He's No. 4 in the world, has been for a few years, has beaten all of the main players regularly, has even got a better head-to-head against Federer. Does that make Federer a numpty and smaller hamster too then?

    Will Murray win? My head says No, my heart Yes. But my head says he CAN also win because he's a top player, someone who can play amazing shots and has proved he can beat the top 3 before. The fact that Lendl has chosen to coach Murray - and not anyone else - should tell you everything. He saw Murray's raw talent, just needed to sort out Murray's attitude and become more aggressive on court. He's not with the likes of Tommy Haas or Gasquet because he saw real talent in Murray which he thought he could nurture.

    So let's back off the "Murray isn't really that good" agruments as they are pretty pathetic. People may not like his character, demeanor at times, etc. Fine. I can get that.

    But Murray has a chance today to make me and many others very very proud because for once, FOR ONCE, in my 53 year lifetime we have a chance of a British Wimbledon winner. I never thought I would be able to say that and will be screaming for him to win today. Today is more than just a match but a chance for Britain to expunge many years of hurt in a game we invented.

    Come on Andy! Forget numpties like the Emile Heskey lover who can't see - and respect - real talent when they see it staring them in the face.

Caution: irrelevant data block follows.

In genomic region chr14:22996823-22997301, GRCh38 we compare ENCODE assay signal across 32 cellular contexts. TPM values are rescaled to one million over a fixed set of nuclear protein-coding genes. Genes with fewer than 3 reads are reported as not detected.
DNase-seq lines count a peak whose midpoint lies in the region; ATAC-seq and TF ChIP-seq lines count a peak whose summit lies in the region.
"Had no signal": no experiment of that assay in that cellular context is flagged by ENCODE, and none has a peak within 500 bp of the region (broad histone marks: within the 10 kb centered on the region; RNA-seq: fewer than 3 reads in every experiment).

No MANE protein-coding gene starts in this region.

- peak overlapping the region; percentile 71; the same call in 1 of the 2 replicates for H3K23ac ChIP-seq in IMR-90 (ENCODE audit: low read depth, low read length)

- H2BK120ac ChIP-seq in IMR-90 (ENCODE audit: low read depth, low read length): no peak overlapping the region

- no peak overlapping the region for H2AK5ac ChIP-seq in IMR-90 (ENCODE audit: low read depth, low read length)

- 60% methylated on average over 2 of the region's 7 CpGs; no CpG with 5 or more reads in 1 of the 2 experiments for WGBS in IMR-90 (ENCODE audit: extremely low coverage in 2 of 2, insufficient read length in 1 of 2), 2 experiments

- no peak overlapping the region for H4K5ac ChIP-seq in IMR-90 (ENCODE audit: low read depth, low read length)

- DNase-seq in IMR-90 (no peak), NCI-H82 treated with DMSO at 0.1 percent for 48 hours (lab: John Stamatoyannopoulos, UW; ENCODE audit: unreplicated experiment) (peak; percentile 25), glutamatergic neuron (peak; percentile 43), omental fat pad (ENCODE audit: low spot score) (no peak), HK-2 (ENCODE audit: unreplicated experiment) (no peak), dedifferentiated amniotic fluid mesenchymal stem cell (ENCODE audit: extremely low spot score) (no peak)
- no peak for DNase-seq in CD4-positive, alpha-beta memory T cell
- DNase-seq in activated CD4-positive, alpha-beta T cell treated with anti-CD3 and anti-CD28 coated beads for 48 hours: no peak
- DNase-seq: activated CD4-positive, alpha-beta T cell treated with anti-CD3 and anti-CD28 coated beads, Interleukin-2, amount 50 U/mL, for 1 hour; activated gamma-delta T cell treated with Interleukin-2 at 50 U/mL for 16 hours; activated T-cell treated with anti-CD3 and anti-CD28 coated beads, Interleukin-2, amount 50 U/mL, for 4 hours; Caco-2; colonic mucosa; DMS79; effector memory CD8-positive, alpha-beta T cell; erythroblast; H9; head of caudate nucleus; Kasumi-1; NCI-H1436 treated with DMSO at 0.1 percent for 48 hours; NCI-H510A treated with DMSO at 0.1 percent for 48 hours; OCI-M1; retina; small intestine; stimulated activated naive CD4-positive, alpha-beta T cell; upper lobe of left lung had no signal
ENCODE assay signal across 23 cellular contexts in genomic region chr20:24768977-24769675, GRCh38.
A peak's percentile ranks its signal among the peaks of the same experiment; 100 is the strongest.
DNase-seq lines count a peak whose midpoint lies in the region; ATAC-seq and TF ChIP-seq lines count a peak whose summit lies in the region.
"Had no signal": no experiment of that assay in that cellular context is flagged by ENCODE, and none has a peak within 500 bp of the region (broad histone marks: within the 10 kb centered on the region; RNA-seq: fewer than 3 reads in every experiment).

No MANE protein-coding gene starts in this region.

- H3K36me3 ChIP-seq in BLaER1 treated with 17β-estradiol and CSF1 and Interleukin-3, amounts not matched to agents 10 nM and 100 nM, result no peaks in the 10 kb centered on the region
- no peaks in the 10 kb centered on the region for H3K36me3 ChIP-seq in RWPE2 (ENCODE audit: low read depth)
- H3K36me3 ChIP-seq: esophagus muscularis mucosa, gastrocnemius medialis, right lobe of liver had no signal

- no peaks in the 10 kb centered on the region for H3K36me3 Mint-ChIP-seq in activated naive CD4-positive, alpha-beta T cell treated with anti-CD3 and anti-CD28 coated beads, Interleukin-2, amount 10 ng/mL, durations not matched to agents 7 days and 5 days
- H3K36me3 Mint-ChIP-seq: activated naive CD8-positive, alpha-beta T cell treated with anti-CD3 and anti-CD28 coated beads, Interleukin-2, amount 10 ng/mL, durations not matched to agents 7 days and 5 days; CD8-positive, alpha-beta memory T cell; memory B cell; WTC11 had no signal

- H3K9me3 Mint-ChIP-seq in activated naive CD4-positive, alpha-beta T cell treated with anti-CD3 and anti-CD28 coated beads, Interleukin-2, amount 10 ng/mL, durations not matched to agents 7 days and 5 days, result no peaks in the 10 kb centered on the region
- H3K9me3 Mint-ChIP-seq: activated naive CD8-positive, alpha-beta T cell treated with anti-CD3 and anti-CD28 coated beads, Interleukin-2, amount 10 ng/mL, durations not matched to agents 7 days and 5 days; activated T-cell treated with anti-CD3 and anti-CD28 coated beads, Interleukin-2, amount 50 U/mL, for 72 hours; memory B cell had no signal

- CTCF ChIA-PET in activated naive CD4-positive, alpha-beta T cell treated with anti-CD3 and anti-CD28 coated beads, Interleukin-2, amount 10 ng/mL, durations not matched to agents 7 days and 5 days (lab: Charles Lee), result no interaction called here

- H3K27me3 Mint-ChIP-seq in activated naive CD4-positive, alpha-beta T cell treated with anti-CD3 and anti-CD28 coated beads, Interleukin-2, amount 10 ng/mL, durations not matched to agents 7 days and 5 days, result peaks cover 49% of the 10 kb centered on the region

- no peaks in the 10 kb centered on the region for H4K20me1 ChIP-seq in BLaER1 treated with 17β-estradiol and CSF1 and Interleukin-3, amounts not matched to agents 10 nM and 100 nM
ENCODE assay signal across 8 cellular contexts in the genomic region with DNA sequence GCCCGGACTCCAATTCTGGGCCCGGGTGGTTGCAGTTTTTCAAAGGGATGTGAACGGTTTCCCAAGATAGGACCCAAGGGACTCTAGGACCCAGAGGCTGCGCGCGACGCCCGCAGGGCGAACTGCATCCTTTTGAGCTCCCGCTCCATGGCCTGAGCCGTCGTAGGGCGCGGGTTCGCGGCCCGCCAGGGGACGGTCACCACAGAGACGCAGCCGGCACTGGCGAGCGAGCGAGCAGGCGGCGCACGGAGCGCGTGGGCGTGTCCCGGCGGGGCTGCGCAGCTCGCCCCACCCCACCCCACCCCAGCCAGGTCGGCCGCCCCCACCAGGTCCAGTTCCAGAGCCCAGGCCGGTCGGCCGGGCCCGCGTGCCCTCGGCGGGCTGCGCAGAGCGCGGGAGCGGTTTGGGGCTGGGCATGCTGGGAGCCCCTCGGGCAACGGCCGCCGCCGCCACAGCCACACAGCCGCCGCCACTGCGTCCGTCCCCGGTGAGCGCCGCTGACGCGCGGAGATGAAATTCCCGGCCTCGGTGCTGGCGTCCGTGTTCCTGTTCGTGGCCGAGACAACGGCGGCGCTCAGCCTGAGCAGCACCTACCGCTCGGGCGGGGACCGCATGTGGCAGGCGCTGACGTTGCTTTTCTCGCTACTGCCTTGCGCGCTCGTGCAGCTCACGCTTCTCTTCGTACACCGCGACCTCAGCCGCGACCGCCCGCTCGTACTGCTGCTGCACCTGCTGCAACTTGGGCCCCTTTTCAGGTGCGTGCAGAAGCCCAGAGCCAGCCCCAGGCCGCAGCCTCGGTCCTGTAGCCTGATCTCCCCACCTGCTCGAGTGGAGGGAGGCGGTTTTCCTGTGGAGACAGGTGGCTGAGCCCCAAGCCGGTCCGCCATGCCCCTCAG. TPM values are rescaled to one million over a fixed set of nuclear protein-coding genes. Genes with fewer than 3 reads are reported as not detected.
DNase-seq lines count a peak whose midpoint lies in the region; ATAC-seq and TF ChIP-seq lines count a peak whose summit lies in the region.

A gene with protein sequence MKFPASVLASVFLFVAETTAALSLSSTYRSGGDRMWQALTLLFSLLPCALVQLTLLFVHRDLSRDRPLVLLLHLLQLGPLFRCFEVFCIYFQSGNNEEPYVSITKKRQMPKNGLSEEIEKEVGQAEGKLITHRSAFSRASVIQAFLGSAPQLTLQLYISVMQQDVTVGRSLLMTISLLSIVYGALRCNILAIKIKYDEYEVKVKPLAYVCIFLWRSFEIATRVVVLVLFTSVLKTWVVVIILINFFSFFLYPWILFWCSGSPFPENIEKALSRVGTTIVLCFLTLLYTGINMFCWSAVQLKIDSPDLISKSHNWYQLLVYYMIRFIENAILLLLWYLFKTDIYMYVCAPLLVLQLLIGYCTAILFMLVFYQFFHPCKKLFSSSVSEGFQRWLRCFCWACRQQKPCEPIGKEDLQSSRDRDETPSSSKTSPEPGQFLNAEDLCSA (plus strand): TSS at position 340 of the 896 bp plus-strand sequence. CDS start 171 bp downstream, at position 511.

• Comment number 45.


    The time for the showdown is near
    We ‘re approaching the final with fear –
    Can the dour young Scot
    Show us just what he’s got
    Or will he be out on his ear?

    His mother will sit and extend
    Her matronly gaze to the end
    The pressure is mounting
    Just one day – and counting
    Her honour he has to defend!

    (Federer stands in the slips
    With victory words on his lips
    He’s mighty and bold
    A champion of old
    As his Wilson he manfully grips).

    Poor Andy – he carries a weight!
    The hopes of this united (?) State –
    Upon his slim shoulders
    He carries huge boulders
    What will be the sum of his fate?

    So hope as you watch the TV
    With cucumber sandwich and tea –
    With each perfect volley
    That he stays on his trolley
    And does it for you and for me!

  • Comment number 46.

    Can you imagine a genial Englishman playing in the final of the mens All Scotland Tennis Championship in Edinburgh ? Thats right, he would be booed continuously.
    Murray picks a fight with tennis fans and the media by repeating he would back any foreign team against England in any sport !
    How hypocritical to expect support !
    Murray may win, by law of averages and Federer being past the peak of his powers. If he does it will not make him a great champion or popular, Federer is and always will be a class apart and the king!

  • Comment number 47.

    Here we are again - the BBC with its total infatuation with Wimbledon tennis once more; "Wimbledon this, Wimbledon that......" At the same time, Mark Cavendish - probably one of the greatest athletes Britain has ever seen (along with several other Brits) gets minimal coverage (if at all) during the Tour de France! The cyclists are true athletes - they don't stop every couple of minutes for a rest, but spend literally hours in (and out!) of the saddle!

    Why, why, why BBC? If it doesn't get covered, people won't enthuse about this sport will they?